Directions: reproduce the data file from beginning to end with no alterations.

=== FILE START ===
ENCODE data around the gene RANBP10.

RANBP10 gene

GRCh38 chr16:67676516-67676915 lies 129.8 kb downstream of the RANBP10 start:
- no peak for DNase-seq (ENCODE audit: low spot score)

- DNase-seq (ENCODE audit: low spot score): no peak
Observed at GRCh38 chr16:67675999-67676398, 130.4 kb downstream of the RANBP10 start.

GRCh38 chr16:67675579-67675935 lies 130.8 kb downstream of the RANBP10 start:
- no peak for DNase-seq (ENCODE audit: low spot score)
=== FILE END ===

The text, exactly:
ENCODE data around the gene RANBP10.

RANBP10 gene

GRCh38 chr16:67676516-67676915 lies 129.8 kb downstream of the RANBP10 start:
- no peak for DNase-seq (ENCODE audit: low spot score)

- DNase-seq (ENCODE audit: low spot score): no peak
Observed at GRCh38 chr16:67675999-67676398, 130.4 kb downstream of the RANBP10 start.

GRCh38 chr16:67675579-67675935 lies 130.8 kb downstream of the RANBP10 start:
- no peak for DNase-seq (ENCODE audit: low spot score)